Perth — Australian thermal coal shippers such as BHP Billiton, Glencore, Peabody Energy and Rio Tinto may potentially have to wait until June 2017 for China to eliminate its 6% tariff on imports of Australian thermal coal, the Australian government said in a statement Wednesday.
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Marking the official signing of Australia's free-trade agreement with China Wednesday, the statement issued by Canberra said: "The tariffs on coking coal will be removed on day one, with the tariff on thermal coal being phased out over two years."
Beijing introduced a 6% tariff on Australian thermal coal arriving in Chinese ports last October, and importers in China have effectively passed its cost back to coal shippers in Australia.
At the same time last year, China imposed the 3% import tax on Australian coking coal imports that is now being lifted.
The import tariff has shielded China's domestic coal industry from the competitive threat of seaborne-traded thermal coal from Australia -- China's largest supplier -- and other exporters such as Russia and South Africa. Indonesian thermal coal is exempt from China's import tax because of a pre-existing free trade deal.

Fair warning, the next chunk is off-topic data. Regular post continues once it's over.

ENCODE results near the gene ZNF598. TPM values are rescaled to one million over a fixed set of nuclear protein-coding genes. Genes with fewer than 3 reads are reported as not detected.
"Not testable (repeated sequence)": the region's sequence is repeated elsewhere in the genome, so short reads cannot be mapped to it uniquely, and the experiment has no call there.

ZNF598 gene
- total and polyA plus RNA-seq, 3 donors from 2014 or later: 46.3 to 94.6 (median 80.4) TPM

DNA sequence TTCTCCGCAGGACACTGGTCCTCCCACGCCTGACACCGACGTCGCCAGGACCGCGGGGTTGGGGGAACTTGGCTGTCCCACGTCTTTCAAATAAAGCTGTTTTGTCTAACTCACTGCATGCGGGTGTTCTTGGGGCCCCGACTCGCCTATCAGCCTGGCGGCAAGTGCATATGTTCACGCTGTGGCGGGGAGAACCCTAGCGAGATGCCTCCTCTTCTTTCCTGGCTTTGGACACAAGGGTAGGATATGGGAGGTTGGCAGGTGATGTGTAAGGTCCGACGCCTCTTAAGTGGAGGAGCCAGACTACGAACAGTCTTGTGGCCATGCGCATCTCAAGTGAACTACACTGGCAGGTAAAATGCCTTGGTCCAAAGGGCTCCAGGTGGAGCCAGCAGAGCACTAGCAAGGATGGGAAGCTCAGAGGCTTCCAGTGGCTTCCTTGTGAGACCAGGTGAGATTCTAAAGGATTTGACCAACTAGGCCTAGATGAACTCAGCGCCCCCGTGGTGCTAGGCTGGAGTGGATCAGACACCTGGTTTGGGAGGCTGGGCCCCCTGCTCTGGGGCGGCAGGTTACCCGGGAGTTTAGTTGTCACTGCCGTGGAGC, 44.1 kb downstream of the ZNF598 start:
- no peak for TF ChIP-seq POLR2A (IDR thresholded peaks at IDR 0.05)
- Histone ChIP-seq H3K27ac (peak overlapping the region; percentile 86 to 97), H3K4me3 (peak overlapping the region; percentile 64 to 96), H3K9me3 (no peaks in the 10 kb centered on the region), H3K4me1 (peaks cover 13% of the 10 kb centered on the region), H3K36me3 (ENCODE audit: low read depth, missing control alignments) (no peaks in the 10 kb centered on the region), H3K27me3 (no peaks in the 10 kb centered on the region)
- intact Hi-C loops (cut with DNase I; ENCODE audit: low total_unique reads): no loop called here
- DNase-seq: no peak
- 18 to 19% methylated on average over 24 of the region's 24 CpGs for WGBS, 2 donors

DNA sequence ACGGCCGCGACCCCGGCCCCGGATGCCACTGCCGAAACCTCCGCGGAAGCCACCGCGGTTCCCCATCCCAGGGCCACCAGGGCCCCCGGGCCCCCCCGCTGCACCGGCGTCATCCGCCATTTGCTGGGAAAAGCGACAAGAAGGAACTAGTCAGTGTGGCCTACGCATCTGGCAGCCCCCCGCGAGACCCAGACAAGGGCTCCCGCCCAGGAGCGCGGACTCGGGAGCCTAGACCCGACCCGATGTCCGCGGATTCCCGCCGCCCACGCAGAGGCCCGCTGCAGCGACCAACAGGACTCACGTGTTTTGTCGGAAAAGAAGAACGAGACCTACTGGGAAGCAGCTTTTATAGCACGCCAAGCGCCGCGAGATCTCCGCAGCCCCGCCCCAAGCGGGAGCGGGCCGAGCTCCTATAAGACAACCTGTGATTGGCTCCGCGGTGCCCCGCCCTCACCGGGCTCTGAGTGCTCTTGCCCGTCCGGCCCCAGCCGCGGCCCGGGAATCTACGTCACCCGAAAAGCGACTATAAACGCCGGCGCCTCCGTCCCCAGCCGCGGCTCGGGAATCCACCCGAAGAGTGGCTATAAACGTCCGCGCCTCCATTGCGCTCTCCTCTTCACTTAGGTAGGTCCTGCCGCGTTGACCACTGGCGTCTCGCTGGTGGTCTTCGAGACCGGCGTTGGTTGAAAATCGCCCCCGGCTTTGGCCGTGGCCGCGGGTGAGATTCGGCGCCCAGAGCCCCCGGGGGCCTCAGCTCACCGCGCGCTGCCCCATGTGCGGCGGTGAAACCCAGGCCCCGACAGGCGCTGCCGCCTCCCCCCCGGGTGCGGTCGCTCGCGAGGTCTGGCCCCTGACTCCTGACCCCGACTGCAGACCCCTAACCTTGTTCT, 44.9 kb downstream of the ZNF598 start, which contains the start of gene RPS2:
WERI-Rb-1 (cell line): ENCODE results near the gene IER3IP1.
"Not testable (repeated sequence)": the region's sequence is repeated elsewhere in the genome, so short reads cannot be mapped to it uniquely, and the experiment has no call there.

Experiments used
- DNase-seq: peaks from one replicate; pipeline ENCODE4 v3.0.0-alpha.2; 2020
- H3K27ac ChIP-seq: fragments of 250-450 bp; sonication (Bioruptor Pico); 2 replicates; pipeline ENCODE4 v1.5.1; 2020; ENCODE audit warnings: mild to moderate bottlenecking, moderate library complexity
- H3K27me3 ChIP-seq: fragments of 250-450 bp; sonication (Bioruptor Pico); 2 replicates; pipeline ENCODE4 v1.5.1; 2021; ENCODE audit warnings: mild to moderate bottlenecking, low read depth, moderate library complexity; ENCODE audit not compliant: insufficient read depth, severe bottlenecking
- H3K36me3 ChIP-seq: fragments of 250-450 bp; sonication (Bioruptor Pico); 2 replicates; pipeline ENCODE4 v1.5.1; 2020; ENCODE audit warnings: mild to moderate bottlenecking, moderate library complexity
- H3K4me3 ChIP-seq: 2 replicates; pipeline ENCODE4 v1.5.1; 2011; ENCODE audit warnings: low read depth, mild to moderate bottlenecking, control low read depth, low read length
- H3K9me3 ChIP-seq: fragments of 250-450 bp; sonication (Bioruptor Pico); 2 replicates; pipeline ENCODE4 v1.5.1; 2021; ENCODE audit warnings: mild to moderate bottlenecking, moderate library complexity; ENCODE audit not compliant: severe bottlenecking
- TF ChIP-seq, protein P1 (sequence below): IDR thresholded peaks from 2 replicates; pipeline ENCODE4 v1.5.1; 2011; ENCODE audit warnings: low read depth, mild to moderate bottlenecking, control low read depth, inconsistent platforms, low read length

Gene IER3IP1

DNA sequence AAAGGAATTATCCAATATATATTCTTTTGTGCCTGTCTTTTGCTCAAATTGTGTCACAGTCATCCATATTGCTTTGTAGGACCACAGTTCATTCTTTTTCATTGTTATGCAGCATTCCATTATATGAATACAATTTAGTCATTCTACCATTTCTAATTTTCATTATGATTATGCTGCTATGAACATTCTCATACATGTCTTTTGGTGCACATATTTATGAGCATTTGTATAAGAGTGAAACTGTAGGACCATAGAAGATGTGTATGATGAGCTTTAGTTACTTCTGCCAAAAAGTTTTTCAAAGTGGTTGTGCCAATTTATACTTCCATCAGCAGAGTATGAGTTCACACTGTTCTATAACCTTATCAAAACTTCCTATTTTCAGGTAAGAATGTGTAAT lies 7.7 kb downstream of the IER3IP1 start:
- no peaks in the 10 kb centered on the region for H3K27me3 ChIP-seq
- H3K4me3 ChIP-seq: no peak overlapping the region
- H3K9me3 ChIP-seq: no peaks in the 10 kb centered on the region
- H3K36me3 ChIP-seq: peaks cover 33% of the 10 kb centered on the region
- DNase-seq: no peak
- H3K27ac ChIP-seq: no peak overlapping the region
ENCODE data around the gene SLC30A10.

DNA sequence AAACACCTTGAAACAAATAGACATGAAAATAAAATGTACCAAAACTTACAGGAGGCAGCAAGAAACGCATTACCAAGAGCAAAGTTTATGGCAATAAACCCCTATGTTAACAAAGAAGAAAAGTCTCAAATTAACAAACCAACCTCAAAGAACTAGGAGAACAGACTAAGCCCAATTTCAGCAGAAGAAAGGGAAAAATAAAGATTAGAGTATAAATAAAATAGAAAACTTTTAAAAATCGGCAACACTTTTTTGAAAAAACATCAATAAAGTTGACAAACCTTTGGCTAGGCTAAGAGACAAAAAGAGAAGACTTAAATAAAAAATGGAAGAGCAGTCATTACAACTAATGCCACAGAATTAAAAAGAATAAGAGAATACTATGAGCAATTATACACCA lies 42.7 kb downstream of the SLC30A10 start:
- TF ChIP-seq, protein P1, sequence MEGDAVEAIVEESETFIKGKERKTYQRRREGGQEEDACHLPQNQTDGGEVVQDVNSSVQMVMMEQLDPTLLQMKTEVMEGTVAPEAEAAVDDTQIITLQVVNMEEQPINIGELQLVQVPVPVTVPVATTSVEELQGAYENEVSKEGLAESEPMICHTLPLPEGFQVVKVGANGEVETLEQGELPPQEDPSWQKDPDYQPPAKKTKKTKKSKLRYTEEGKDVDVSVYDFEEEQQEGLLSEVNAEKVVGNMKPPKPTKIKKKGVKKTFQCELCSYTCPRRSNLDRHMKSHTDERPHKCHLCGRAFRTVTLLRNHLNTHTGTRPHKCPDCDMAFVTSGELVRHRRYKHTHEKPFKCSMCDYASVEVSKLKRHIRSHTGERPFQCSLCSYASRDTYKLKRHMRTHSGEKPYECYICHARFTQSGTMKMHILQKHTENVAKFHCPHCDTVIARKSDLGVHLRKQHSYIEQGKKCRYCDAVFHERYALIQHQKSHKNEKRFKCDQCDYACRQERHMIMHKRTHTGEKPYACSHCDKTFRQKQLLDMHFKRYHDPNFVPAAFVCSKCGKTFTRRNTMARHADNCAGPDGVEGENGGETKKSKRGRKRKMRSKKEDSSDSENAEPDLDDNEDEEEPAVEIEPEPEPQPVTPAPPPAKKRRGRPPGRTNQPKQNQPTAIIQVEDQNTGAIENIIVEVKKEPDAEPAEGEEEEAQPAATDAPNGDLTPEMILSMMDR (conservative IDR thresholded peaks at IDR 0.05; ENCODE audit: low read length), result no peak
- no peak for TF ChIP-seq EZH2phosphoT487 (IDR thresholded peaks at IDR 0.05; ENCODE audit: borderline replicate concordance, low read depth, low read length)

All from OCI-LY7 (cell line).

Australia shipped A$9.3 billion ($7.2 billion) worth of coal exports to China in the fiscal year 2013-14, comprising around A$5.9 billion of coking coal and A$3.5 billion of thermal coal.
The China-Australian Free Trade Agreement is billed as a launchpad for increased trade between the two countries, the value of which totaled A$160 billion in fiscal 2013-14, the Australian government in its statement.
"On day one of the China-Australia Free Trade Agreement, more than 85% of Australian goods exports will be tariff free, rising to 95% on full implementation," it added.
China has agreed to immediately remove tariffs on some resource products such as its 8% tax on Australian aluminum oxide, which will benefit Australian exporters to the tune of A$1.3 billion a year, the Australian government said. Tariffs on Australian manufactured goods such as automotive engines and pharmaceuticals are also being phased out by China.
Canberra has in the past year implemented free-trade agreements with Japan and South Korea which, together with the latest one with China, mean 55% of Australian exports are now covered by such agreements.